We didn't study the Holocaust as it wasn't part of our A2 Germany syllabus so I haven't studied the Holocaust since Year 9 but with regard to your structure;
Start with a statement of intent so if you agree with the statement word it around that, if you disagree base your intro about that.
I.e. "The Holocaust was part of a pre-determined Nazi plan which had been at the NSDAP's roots since Hitler ascended to become leader of the party in 1921. We can see evidence of this intent in Hitler's book, Mein Kampf..."
Then go on to briefly outline what and how you are going to argue for and against this (all of this in your first paragraph/ introduction).
Throughout the essay you must then go through each of your points in detail. Don't forget to mention dates, names, conference, support for, support against, who supported, who didn't, the international reaction, etc.
For maximum impact your conclusion should resemble your introduction. I.e. "The NSDAP had long-planned to exterminate those whom they saw as 'in-human'. The Wannsee Conference goes to show just how committed to the total extermination of the Jews that Nazis really were, their plan could not have been conceived during one conference thus reinforcing the view that the NSDAP had a pre-determined plan to irradiate the Jews."
Does that make sense?
Your teachers should be able to give you examples and explain how you should structure your essays. If they don't then just ask them and I'm sure that they will help you.
Everyone expects to see the Declaration of Independence, the Constitution and the Bill of Rights at the National Archives. But when 73-year-old Michael Pupa, of Cleveland, Ohio, was notified that the personal documents of his coming to America would be on display in a new exhibition, his reaction, he says, could be summed up in two words: “total amazement.”
“Attachments: Faces and Stories from America’s Gates,” at the archives through September 4, 2012, uses original documents—“the raw stuff of history,” says curator Bruce Bustard—and the enchanting photographs attached to them to share the stories of several men, women and children who struggled to both enter and exit this country from 1880 to the 1950s. “Their stories demonstrate that we have a long, complicated and conflicted history of immigration in this country,” says Bustard.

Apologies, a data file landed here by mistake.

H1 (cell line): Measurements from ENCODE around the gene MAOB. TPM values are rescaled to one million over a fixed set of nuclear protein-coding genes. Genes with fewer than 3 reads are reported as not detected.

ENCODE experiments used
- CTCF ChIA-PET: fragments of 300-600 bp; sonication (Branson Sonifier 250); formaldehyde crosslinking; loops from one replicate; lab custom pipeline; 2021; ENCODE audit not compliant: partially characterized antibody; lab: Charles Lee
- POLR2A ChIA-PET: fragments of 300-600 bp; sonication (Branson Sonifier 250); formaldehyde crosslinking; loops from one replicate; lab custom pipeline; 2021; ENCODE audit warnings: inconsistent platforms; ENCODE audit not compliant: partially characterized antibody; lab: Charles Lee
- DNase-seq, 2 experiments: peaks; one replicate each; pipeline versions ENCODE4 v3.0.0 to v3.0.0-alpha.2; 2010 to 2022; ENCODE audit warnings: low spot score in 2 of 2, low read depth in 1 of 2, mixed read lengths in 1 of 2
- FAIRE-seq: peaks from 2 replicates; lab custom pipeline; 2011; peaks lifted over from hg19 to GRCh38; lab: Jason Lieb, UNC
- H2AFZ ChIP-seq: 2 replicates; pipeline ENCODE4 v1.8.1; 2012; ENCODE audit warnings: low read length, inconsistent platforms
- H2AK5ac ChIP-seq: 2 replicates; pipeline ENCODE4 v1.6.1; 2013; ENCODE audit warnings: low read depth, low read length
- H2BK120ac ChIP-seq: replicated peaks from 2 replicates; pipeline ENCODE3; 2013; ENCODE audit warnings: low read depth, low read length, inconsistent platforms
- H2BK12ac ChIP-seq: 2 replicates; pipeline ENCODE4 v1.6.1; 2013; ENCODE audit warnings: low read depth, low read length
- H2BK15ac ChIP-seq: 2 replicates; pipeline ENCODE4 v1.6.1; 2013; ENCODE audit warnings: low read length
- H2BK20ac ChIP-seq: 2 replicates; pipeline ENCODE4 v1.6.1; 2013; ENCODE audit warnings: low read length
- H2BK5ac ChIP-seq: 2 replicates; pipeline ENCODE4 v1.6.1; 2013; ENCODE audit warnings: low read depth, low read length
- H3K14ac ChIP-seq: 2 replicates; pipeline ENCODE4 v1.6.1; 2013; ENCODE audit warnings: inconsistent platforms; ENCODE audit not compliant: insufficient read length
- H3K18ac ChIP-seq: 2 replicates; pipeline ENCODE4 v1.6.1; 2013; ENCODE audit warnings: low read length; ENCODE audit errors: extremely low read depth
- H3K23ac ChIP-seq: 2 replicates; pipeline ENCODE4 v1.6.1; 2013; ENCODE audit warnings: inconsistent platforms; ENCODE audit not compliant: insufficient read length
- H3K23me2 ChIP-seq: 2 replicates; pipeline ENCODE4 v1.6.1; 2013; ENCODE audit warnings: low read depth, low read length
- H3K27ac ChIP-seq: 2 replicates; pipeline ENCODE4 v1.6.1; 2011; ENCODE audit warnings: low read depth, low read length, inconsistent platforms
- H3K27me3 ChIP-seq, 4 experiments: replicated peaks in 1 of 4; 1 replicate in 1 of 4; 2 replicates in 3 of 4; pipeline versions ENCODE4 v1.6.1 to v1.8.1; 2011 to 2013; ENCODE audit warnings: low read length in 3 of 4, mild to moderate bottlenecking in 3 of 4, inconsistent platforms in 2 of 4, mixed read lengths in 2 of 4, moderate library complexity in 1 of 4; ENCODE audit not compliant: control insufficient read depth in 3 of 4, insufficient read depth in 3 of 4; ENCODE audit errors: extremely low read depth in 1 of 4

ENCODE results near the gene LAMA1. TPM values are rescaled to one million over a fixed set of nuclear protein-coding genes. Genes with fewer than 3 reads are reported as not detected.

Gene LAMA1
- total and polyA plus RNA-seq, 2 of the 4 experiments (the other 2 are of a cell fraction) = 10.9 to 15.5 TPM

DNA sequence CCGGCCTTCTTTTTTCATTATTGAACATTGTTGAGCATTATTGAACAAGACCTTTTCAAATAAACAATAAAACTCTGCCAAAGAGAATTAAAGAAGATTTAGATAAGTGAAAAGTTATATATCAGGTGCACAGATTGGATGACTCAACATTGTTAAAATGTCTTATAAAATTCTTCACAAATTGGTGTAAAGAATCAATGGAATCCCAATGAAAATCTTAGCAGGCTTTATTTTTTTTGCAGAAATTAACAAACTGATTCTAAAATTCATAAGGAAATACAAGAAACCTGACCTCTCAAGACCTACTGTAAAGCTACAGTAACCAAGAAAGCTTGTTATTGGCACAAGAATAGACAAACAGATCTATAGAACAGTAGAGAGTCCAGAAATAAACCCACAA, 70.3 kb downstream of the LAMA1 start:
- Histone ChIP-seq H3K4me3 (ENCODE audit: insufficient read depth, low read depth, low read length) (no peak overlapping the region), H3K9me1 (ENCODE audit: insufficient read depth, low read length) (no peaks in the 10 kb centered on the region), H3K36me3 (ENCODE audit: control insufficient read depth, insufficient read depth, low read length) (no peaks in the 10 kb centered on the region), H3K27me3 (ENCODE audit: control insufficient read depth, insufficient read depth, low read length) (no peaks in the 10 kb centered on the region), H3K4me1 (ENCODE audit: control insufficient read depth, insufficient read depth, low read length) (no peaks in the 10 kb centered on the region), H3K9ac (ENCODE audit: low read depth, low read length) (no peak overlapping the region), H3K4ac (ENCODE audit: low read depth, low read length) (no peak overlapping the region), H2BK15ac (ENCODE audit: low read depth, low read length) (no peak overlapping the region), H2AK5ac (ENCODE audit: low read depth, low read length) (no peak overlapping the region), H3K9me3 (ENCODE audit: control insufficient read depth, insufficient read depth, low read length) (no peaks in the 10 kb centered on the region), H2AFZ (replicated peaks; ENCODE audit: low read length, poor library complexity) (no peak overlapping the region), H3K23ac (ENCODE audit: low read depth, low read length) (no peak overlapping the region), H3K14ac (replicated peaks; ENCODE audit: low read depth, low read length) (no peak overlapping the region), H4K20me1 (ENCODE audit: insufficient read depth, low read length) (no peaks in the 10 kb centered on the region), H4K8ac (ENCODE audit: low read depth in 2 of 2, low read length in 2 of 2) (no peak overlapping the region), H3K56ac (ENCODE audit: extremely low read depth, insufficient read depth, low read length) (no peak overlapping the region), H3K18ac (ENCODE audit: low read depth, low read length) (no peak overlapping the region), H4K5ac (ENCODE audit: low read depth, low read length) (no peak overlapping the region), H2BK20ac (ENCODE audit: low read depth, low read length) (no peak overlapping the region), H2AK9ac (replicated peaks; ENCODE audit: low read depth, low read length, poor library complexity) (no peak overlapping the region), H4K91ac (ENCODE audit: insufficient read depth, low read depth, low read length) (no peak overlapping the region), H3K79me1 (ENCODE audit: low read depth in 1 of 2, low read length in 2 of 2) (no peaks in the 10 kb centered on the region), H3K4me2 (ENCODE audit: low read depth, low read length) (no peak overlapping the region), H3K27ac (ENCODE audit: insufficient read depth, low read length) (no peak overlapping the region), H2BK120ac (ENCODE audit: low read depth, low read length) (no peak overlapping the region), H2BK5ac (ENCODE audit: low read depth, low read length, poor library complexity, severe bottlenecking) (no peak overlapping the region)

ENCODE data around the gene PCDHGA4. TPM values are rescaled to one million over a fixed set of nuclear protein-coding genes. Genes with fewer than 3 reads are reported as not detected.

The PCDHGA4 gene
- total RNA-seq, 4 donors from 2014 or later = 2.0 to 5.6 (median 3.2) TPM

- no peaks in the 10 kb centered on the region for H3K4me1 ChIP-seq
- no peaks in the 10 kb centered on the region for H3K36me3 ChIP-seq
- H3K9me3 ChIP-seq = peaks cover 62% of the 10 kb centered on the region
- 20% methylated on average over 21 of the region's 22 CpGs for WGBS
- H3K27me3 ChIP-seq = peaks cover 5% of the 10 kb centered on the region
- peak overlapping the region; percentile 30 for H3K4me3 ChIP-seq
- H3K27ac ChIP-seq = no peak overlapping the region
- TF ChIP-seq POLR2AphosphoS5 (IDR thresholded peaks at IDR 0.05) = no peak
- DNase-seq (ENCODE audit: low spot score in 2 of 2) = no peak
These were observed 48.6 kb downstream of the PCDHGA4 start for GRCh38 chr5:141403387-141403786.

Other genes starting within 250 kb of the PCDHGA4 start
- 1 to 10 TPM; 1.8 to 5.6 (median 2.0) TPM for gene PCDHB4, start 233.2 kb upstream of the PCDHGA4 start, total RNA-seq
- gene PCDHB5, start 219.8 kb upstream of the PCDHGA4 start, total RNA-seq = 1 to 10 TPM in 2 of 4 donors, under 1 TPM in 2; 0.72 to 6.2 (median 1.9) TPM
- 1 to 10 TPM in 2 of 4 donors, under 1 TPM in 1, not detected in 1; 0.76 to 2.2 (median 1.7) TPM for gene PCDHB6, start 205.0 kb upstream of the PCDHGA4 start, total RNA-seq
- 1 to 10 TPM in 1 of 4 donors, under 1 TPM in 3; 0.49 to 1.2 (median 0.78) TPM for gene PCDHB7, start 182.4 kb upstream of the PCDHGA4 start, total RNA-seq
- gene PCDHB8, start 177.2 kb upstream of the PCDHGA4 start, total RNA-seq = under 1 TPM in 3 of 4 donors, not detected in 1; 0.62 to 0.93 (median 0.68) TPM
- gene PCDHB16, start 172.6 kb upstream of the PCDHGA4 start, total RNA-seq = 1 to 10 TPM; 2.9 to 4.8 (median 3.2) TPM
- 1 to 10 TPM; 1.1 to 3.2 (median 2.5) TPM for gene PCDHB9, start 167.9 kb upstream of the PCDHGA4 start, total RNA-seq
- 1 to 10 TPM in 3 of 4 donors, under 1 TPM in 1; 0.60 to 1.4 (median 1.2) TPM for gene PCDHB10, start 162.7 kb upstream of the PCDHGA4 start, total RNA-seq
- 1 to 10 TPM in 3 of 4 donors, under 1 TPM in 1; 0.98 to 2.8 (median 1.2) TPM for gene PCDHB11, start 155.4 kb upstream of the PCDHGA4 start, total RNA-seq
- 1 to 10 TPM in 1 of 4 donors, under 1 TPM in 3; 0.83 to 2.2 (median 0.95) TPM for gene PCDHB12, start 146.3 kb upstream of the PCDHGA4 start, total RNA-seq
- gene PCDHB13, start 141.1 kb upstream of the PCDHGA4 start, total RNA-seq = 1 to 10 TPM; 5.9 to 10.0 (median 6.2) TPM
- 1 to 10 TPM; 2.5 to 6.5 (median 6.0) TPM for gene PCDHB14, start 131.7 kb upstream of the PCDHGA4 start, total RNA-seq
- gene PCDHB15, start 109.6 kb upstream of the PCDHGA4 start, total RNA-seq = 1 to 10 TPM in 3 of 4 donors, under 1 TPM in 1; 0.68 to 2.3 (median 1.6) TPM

Pupa is the only living person featured in the exhibition, and his life story, says Bustard, is one of the most moving. In 1942, when he was just four years old, Nazis invaded his hometown of Manyevitz, Poland (now in Ukraine), and murdered his mother and sister. Shortly after, his father was also killed. To survive, Pupa and his uncle, Leib Kaplan, hid in the woods in Poland for two years.
The heart-wrenching and heartwarming details of Pupa’s journey from Poland, through four displaced persons camps in Germany and to the United States, where he became a citizen in 1957, are rendered in the following documents. The unveiling of these records inspired Pupa to share his harrowing story, with his family and the public, for the very first time.
Here, I have annotated Pupa’s Pre-Hearing Summary for his immigration to the United States, and his Petition for Naturalization in the United States, based on conversations with National Archives senior curator Bruce Bustard and public affairs specialist Miriam Kleiman, as well as a speech Pupa gave at a preview of the exhibition.
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